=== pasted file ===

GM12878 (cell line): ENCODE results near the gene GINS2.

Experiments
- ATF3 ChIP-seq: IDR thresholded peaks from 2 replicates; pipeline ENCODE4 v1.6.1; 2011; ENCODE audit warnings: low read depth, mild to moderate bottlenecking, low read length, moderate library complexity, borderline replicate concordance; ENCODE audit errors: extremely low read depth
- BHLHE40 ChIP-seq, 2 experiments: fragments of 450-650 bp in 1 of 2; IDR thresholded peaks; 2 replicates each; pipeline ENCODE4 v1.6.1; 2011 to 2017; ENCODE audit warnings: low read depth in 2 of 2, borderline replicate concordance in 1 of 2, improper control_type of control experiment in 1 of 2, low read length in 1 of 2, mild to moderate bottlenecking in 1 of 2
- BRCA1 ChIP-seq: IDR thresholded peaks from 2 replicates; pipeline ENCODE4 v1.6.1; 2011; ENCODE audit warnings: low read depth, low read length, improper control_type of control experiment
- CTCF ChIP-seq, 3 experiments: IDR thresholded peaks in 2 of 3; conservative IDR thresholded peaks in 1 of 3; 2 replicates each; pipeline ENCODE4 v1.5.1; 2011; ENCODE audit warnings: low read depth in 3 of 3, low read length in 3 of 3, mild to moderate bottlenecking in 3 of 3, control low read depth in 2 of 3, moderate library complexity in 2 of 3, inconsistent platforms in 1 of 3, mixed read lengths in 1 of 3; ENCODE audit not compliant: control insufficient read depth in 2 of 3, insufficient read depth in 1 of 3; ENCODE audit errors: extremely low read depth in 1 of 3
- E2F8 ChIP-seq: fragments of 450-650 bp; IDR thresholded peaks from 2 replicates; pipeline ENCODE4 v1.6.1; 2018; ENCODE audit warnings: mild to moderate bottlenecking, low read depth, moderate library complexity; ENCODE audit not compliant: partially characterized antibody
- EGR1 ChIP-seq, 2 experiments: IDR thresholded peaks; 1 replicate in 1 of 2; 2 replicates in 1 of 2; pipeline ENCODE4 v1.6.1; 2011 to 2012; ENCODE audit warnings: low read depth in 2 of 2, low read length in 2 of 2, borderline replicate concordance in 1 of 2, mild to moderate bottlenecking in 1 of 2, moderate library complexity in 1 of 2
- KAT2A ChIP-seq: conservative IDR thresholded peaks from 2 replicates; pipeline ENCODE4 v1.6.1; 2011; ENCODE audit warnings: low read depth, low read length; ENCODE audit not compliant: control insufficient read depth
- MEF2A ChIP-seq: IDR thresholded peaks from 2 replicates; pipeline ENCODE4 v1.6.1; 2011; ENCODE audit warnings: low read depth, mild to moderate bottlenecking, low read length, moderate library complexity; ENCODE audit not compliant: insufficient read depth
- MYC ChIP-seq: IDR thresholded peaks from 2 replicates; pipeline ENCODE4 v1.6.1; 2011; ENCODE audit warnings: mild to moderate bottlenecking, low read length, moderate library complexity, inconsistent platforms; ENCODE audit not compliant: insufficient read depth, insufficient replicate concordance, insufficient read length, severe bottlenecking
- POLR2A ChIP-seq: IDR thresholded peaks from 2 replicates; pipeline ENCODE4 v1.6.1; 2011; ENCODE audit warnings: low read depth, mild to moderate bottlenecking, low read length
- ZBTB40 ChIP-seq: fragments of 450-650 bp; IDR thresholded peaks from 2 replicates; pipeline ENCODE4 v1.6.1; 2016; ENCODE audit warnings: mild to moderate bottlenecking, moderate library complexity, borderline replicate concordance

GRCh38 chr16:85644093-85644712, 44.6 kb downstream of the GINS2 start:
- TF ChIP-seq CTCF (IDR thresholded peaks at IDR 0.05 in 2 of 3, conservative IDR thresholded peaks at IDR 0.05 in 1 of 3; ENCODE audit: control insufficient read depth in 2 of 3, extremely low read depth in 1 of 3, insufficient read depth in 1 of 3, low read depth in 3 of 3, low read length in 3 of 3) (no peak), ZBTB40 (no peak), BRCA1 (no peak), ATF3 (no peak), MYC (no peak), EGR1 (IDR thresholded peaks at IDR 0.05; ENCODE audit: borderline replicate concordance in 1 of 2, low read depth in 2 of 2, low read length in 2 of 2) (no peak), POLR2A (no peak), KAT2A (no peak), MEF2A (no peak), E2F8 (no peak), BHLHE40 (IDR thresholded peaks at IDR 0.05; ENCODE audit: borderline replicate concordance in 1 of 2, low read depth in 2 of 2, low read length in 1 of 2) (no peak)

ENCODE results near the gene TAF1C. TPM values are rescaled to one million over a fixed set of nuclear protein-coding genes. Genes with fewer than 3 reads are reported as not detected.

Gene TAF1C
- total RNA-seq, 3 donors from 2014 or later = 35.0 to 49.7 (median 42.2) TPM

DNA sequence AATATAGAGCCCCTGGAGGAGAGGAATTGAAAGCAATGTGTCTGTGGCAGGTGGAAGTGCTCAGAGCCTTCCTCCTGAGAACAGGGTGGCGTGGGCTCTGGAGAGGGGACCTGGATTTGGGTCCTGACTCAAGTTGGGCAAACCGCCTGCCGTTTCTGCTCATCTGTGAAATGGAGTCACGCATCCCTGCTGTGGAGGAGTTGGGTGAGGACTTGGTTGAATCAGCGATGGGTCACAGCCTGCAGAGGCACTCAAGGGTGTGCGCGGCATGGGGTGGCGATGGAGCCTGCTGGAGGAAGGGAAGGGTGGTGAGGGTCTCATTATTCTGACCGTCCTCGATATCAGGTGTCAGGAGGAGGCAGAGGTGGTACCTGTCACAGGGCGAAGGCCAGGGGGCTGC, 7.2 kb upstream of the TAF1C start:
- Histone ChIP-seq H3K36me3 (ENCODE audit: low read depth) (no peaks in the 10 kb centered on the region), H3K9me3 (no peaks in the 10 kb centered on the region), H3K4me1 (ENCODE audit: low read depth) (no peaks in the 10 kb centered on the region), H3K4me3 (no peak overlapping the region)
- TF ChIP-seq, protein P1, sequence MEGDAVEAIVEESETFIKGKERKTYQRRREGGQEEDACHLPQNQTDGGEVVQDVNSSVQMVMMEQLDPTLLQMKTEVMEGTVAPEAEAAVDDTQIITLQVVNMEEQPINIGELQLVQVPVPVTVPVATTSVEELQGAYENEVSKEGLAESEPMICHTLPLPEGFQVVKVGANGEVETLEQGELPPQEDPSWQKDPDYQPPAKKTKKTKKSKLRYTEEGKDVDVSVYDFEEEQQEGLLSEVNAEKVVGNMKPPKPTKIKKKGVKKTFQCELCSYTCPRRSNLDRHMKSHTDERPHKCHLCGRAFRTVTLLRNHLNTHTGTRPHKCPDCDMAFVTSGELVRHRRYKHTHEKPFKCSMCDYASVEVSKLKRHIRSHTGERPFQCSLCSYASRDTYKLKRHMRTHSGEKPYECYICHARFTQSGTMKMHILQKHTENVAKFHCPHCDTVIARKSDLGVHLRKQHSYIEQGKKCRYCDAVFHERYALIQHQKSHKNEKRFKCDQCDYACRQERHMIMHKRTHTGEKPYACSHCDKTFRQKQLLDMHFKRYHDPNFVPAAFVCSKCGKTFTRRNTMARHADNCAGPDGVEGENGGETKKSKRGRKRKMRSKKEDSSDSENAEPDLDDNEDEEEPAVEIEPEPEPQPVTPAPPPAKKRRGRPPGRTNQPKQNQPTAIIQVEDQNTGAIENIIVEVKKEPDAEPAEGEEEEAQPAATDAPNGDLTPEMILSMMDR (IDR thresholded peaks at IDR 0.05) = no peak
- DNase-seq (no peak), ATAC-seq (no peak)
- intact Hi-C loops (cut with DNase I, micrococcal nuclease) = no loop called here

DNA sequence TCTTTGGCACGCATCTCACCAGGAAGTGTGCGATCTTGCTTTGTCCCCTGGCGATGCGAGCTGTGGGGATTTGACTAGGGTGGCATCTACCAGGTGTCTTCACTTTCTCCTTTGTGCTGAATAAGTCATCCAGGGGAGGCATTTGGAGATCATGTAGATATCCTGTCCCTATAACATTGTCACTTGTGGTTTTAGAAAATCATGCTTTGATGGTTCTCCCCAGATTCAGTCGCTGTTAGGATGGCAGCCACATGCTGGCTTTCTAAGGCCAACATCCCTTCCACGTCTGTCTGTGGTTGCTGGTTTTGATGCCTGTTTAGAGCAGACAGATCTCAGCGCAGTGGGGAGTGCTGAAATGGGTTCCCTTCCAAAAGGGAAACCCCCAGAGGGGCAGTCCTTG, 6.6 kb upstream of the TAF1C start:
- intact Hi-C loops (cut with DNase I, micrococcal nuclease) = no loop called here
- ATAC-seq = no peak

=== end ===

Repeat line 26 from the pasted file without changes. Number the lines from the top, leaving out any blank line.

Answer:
- ATAC-seq = no peak